Historian William Dalrymple gave a talk at DAG in New Delhi about the previously ignored and often dismissively called “company paintings” by late Mughal artists. These paintings were created for the East India Company’s pleasure and profit, and many of them have never been studied critically. He Highlighted the colonial attitude towards Mughal art and artists, noting that they were often viewed as inferior and backward by British officials.
Artists such as Dip Chand, Yellapah, Bhawani Das, Rangiah, Shaikh Muhammad Amir, Sheikh Zain-ud-din, Vishnupersaud, Ghulam Ali Khan, and Sita Ram created paintings during the critical years between 1790 and 1840, but they did not attract nationalist attention in independent India, even though they constitute an important school of art by themselves.
He cited a letter from British administrator Sir Charles Metcalfe, who wrote in 1809 that Mughal art was “wholly devoid of any principle of selection, or of any degree of taste or feeling for beauty.” Despite this dismissive attitude, Dalrymple argued that the East India Company’s patronage of Mughal artists had a significant impact on the development of Indian art. These artists were able to adapt their traditional styles to meet the demands of European patrons, creating a unique fusion of Indian and European artistic traditions.
Dalrymple explained how colonialism worked through and with Mughal artists. The East India Company commissioned paintings that combined Mughal miniature style with Enlightenment-era natural history portraitures. Widespread botanical, geological, and archaeological surveys were commissioned in the colonies as part of European scientific enquiry and aggressive cataloguing, which brought out an “uneasy and wonderful” set of hybrid paintings. The Mughal artists painted detailed illustrations of local species of plants, birds, and animals along with side displays of scientific cross-sections. Some of these paintings were also the earliest portraits of ordinary Indians.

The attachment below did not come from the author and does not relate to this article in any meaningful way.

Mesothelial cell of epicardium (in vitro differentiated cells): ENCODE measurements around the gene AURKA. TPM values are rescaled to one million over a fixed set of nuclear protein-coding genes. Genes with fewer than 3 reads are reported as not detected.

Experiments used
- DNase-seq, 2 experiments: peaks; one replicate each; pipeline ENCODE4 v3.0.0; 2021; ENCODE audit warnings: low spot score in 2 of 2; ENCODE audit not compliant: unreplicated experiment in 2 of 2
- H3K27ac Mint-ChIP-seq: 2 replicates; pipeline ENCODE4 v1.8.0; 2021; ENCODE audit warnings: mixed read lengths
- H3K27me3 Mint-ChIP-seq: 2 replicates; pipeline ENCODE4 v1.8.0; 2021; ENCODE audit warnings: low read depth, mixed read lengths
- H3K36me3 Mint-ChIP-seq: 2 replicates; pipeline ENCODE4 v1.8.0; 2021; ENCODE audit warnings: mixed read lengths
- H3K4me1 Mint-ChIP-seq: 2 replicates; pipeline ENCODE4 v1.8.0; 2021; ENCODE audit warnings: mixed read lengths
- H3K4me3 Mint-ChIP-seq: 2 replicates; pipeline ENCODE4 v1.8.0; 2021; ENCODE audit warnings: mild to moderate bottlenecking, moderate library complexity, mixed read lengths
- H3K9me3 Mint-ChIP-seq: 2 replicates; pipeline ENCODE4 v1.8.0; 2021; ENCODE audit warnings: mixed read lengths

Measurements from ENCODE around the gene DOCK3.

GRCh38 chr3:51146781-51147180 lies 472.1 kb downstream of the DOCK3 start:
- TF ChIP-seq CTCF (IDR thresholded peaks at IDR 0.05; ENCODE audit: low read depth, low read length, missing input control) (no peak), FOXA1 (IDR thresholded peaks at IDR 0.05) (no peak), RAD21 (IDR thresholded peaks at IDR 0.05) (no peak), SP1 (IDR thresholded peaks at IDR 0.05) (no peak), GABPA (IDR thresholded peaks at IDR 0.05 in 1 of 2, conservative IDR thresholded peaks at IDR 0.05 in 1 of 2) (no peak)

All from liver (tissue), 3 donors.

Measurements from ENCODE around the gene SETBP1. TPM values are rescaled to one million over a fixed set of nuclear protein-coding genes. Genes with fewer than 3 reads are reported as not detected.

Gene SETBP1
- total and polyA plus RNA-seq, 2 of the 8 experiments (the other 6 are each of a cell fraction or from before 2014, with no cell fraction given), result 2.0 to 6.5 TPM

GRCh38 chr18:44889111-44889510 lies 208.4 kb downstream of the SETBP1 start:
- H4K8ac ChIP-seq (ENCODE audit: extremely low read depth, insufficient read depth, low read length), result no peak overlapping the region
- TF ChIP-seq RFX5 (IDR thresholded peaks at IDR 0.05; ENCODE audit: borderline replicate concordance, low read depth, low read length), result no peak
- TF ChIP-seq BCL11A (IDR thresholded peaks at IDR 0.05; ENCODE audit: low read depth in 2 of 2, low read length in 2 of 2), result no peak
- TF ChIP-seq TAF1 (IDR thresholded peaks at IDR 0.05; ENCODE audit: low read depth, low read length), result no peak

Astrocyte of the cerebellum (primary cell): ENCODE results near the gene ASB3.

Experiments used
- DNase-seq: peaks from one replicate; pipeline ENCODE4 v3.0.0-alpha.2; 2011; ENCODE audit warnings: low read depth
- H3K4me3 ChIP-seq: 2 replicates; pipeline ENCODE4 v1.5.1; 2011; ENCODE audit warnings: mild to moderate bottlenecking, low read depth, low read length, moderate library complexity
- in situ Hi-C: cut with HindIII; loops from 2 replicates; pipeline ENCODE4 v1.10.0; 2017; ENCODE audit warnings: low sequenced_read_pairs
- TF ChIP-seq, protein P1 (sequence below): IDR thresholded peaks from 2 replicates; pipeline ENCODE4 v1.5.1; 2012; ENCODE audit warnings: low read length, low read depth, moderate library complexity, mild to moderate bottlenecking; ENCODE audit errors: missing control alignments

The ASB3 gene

The commercial nature of the paintings commissioned by the East India Company is also significant, as it highlights the close relationship between colonialism and commerce. The paintings were not only used to document local flora and fauna but also to explore the economic potential of India’s natural resources. The talk shed light on a fascinating and often overlooked aspect of India’s colonial past, highlighting the role of Mughal artists in shaping the artistic and economic landscape of the country.
In 2019, the works of these artists finally got public and scholarly attention in a show in London, and in May 2022, the National Museum in New Delhi also curated an exhibition called “Company Painting: Visual Memoirs of Nineteenth-Century India.” However, Dalrymple was acutely aware of the day-to-day political developments and joked about showing paintings from the early 1800s of Mughal constructions in Agra, including the Salim Chishti dargah, saying, “These were the buildings built by the dynasty that no longer exists. They are a figment of our imagination. The dynasty that never happened.”
Dalrymple also touched upon the controversy surrounding the renaming of cities and monuments in India, particularly those with Mughal names. He argued that the renaming of cities and monuments is a way for the current Indian government to distance itself from the Mughal period and assert a Hindu nationalist identity.
He pointed out that this nationalist agenda is not new and has been seen throughout history, including during the British colonial period when the British sought to erase the Mughal legacy in India and impose their own identity.
The British made a conscious attempt to move the imperial capital from Delhi to Calcutta, which was a completely invented city. Overall, Dalrymple’s talk shed light on a fascinating but overlooked aspect of Indian art history and also highlighted the intersection of art and commerce during the colonial era. His insights into the political context surrounding the Mughal paintings and the ongoing debates over Indian identity added a thought-provoking dimension to the discussion.